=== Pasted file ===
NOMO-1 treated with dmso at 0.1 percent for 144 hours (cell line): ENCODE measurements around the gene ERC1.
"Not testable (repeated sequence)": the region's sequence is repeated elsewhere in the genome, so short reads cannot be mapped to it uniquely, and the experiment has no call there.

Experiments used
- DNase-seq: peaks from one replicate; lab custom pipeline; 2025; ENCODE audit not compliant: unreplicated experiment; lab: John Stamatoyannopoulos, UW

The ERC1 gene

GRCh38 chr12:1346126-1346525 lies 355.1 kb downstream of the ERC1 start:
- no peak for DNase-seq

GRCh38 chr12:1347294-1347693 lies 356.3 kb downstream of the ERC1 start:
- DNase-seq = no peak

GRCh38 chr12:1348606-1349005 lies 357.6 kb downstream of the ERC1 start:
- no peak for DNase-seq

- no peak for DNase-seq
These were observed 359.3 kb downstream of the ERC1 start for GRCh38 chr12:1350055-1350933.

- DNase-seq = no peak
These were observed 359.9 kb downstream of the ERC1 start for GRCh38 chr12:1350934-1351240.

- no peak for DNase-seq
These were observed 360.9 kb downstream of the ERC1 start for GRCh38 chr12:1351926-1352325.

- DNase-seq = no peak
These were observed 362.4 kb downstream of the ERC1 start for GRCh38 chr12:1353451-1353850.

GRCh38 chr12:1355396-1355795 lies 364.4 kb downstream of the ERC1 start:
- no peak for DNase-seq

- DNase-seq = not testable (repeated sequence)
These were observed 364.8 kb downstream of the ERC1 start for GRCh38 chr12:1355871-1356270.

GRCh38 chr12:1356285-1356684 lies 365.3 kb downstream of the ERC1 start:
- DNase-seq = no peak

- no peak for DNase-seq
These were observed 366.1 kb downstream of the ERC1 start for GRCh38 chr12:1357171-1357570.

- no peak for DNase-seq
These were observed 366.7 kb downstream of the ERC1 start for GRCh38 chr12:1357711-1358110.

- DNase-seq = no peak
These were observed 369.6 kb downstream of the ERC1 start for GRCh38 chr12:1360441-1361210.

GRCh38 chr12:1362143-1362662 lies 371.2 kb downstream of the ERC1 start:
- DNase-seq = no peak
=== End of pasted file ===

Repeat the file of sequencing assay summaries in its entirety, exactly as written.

NOMO-1 treated with dmso at 0.1 percent for 144 hours (cell line): ENCODE measurements around the gene ERC1.
"Not testable (repeated sequence)": the region's sequence is repeated elsewhere in the genome, so short reads cannot be mapped to it uniquely, and the experiment has no call there.

Experiments used
- DNase-seq: peaks from one replicate; lab custom pipeline; 2025; ENCODE audit not compliant: unreplicated experiment; lab: John Stamatoyannopoulos, UW

The ERC1 gene

GRCh38 chr12:1346126-1346525 lies 355.1 kb downstream of the ERC1 start:
- no peak for DNase-seq

GRCh38 chr12:1347294-1347693 lies 356.3 kb downstream of the ERC1 start:
- DNase-seq = no peak

GRCh38 chr12:1348606-1349005 lies 357.6 kb downstream of the ERC1 start:
- no peak for DNase-seq

- no peak for DNase-seq
These were observed 359.3 kb downstream of the ERC1 start for GRCh38 chr12:1350055-1350933.

- DNase-seq = no peak
These were observed 359.9 kb downstream of the ERC1 start for GRCh38 chr12:1350934-1351240.

- no peak for DNase-seq
These were observed 360.9 kb downstream of the ERC1 start for GRCh38 chr12:1351926-1352325.

- DNase-seq = no peak
These were observed 362.4 kb downstream of the ERC1 start for GRCh38 chr12:1353451-1353850.

GRCh38 chr12:1355396-1355795 lies 364.4 kb downstream of the ERC1 start:
- no peak for DNase-seq

- DNase-seq = not testable (repeated sequence)
These were observed 364.8 kb downstream of the ERC1 start for GRCh38 chr12:1355871-1356270.

GRCh38 chr12:1356285-1356684 lies 365.3 kb downstream of the ERC1 start:
- DNase-seq = no peak

- no peak for DNase-seq
These were observed 366.1 kb downstream of the ERC1 start for GRCh38 chr12:1357171-1357570.

- no peak for DNase-seq
These were observed 366.7 kb downstream of the ERC1 start for GRCh38 chr12:1357711-1358110.

- DNase-seq = no peak
These were observed 369.6 kb downstream of the ERC1 start for GRCh38 chr12:1360441-1361210.

GRCh38 chr12:1362143-1362662 lies 371.2 kb downstream of the ERC1 start:
- DNase-seq = no peak